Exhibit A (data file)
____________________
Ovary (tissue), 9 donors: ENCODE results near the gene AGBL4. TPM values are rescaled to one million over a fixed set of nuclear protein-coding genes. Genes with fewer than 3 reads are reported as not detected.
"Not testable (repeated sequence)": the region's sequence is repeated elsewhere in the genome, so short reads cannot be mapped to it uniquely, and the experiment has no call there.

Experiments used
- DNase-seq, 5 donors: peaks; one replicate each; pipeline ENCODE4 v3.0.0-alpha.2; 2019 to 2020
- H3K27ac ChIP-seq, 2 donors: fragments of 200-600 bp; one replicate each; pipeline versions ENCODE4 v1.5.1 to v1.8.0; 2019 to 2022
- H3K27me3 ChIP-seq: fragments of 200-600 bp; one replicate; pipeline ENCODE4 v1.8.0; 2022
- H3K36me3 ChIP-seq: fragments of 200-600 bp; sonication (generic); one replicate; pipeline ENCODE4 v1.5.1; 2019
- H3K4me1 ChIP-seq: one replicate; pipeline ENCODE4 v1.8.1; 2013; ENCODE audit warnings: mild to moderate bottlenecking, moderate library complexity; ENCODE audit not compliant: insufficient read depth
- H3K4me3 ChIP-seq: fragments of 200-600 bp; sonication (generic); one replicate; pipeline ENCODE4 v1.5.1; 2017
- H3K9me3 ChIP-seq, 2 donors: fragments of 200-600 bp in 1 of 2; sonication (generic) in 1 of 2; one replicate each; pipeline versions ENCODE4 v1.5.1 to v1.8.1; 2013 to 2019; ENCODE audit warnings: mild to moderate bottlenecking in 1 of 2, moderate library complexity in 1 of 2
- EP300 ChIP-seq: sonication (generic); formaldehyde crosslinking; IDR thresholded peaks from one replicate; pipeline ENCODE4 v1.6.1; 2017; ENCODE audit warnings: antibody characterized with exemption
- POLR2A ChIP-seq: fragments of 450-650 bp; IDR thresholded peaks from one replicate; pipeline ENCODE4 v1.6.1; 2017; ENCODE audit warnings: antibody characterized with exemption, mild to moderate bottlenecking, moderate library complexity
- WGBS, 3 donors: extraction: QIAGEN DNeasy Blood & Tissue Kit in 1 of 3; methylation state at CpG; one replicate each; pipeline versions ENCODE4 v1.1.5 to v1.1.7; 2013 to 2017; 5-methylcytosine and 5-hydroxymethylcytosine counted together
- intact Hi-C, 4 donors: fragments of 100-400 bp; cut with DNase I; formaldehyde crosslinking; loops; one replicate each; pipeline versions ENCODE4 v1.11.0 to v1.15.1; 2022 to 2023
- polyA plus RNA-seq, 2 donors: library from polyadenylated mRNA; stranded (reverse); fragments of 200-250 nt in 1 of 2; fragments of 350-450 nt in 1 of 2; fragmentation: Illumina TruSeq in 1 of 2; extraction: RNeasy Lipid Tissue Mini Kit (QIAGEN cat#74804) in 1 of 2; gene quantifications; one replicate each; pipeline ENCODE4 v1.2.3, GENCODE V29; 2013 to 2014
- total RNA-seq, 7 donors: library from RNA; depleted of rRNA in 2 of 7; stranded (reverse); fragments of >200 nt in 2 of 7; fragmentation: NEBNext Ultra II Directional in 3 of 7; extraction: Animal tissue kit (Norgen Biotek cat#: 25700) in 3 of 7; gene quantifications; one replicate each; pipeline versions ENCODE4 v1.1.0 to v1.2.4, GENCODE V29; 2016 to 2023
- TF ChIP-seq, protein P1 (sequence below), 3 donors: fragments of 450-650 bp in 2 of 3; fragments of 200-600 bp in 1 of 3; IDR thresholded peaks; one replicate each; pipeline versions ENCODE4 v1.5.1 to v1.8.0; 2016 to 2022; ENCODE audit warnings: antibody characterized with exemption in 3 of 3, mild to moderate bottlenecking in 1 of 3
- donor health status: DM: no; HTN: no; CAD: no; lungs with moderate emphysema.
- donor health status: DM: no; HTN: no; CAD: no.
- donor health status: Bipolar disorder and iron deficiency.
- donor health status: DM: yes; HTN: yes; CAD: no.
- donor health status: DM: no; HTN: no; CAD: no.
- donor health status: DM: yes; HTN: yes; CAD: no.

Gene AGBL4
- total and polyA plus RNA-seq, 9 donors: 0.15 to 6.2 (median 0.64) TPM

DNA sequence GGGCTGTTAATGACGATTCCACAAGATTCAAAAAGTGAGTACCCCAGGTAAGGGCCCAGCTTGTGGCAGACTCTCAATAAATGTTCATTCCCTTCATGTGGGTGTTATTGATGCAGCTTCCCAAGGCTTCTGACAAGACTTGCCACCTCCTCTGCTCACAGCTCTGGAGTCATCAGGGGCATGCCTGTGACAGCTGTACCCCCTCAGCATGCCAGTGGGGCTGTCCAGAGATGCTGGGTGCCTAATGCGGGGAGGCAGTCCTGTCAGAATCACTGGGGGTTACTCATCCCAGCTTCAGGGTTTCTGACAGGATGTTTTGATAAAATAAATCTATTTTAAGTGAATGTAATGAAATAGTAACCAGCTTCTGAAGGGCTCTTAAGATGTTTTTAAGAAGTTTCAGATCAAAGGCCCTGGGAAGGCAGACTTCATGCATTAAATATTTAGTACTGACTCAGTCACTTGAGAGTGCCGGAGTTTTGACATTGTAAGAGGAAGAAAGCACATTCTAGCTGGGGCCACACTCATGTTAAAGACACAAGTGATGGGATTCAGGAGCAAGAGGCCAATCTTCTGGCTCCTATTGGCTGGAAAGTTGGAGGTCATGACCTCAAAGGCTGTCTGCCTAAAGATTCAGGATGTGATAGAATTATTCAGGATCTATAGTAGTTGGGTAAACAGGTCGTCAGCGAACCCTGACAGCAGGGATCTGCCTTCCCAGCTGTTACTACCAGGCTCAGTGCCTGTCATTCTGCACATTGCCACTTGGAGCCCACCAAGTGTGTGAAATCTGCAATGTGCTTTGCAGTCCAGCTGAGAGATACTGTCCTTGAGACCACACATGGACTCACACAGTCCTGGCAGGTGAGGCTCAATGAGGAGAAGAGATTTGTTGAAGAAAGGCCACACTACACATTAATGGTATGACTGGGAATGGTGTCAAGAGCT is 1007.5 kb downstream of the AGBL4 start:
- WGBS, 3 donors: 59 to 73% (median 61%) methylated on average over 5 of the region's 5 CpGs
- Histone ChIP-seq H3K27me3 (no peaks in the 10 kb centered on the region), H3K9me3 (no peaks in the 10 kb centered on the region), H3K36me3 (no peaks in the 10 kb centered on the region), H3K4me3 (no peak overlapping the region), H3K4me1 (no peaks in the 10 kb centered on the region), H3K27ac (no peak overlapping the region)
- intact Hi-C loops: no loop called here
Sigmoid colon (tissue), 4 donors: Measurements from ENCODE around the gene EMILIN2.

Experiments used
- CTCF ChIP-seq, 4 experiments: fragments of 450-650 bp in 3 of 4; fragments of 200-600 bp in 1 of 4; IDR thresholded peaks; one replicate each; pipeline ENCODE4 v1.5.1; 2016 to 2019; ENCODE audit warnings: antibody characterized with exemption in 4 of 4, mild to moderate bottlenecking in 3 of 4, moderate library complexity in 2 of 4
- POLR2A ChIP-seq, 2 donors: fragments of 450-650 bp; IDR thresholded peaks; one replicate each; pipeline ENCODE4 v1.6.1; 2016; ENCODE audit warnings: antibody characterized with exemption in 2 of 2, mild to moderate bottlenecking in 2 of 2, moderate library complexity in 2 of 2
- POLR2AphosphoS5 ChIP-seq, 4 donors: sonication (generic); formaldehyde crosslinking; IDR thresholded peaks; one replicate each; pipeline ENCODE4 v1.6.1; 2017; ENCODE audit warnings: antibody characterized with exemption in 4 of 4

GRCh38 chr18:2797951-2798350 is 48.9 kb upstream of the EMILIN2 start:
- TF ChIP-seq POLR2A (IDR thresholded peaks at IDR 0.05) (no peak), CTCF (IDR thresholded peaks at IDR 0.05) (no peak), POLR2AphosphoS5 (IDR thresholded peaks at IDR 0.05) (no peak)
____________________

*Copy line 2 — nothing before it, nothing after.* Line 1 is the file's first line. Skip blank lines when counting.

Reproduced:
"Not testable (repeated sequence)": the region's sequence is repeated elsewhere in the genome, so short reads cannot be mapped to it uniquely, and the experiment has no call there.